Hand hygiene for infection prevention against COVID-19
by: Chris Packham
Hand hygiene as a method of infection prevention
Hand hygiene is probably the most important measure that the individual person can adopt in the attempt to prevent, or at least minimise, the possibility of infection with the COVID-19 virus. However, it is essential to ensure that the method of hand hygiene adopted and the way in which it is then carried out is such that the risk of skin contact with the virus and colonisation is genuinely minimised.
It is highly likely that in our day to day life our hands will come into contact with surfaces that are contaminated with the COVID-19 virus and thus become contaminated. This then raises the possibility that we transfer the virus to the face and it is then able to enter the body and cause infection. Another consequence is that the virus can colonise the skin, without our being aware of this, with the result that we transfer it to other surfaces, or through contact with other persons directly to them, ensuring the spread of infection.
What is important, therefore, is that the hands are regularly decontaminated. Considerable experience in hand decontamination exists within the healthcare sector and this should form the basis of hand decontamination among the general public.
There are two main approaches to hand decontamination, the first being the removal of the virus, the second the inactivation of the virus such that even if transferred it can cause no harm.
Hand washing aims to remove the virus from the skin. To achieve this it must be done in such a manner that the removal is complete. So hand washing technique must be of a high standard. Much attention has been given to the correct application of the soap and water. Relatively little attention has been given to the process of rinsing the skin, yet if this is not done properly a soap residue will remain on the skin and contribute to skin damage. Furthermore, incomplete rinsing will result in active viruses remaining on the hands thus largely negating the whole process. The same technique as used for the application of the soap should be applied when rinsing the hands.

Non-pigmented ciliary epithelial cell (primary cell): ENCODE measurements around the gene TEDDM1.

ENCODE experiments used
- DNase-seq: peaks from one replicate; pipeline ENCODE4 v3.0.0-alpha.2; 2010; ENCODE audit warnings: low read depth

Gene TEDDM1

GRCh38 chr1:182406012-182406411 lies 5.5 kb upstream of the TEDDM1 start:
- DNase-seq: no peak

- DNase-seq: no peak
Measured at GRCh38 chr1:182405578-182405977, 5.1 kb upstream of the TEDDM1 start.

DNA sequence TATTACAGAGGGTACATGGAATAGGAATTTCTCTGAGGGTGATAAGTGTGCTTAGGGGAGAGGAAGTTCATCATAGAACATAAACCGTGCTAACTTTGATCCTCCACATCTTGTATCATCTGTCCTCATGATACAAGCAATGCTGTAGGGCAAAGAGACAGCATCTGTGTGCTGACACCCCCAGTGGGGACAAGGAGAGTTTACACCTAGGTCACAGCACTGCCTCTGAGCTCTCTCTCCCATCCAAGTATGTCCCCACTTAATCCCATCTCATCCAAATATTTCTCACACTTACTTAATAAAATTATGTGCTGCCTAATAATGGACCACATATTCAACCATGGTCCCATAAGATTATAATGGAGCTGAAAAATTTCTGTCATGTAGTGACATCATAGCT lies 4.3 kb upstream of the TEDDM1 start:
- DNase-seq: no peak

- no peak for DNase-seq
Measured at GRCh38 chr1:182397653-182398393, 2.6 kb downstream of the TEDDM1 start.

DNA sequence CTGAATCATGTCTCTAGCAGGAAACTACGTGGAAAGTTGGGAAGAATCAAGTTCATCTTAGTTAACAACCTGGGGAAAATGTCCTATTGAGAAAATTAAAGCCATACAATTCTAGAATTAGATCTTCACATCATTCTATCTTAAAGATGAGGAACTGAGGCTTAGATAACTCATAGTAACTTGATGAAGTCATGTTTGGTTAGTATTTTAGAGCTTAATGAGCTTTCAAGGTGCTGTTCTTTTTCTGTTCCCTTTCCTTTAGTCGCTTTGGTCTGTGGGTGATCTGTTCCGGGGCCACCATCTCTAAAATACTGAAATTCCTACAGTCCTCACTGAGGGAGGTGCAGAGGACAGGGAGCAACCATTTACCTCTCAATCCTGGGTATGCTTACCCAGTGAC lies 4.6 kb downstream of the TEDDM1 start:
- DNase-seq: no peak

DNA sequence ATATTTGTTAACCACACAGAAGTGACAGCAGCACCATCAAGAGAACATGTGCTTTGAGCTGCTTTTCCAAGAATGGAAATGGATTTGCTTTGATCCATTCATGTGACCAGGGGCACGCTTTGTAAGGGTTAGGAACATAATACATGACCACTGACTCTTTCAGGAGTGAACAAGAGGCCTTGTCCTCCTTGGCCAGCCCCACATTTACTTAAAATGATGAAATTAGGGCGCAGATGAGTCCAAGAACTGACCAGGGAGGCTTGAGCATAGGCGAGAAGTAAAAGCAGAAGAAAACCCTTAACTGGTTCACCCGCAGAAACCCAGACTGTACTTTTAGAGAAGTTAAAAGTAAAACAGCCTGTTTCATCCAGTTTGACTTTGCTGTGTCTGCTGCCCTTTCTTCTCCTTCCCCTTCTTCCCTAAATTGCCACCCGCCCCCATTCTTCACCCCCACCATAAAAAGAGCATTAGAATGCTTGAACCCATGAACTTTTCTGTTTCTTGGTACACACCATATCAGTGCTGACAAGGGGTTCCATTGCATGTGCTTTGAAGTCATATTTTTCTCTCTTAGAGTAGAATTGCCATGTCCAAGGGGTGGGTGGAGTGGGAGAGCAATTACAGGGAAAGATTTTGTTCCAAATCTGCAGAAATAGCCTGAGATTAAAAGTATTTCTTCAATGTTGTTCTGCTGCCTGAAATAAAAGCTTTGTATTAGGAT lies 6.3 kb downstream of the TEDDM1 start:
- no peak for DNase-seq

All soaps will tend to remove the surface layer of emulsion from the skin. This will have an adverse effect on skin barrier properties and make it easier for transient micro-organisms to colonise the skin. Thus, post hand-washing application of a moisturiser should form an integral element in any hand washing procedure in order for the skin to remain healthy.
The alcohol sanitising rub, if correctly formulated, can inactivate the COVID-19 virus and studies in healthcare have shown that it can be more effective than hand washing. It is quick and simple to apply and does not require the availability of a hand wash basin. This makes it easier to use as and when needed. Personal issue applicators for alcohol sanitiser are available so that anyone can have immediate access whenever required. Furthermore, in contrast to hand washing, the alcohol sanitiser has been shown not to cause skin damage as the formulation allows the inclusion of moisturising elements. Some studies have even shown that it can actually assist in maintaining a high standard of skin condition.
However, alcohol sanitising rub has its limitations. If hands are visibly soiled with organic matter this will inactivate the alcohol, so hand washing becomes the essential alternative.
One objection to alcohol sanitiser is that it sometimes stings when applied. This is not because it is damaging the skin. If alcohol sanitiser is applied to skin that is damaged, even if this damage is not yet visible, it can reach nerves in the skin and trigger the stinging sensation. On-going use of the sanitiser will help restore skin condition so that sensation will disappear. This should be explained when someone is first starting to use the alcohol sanitiser.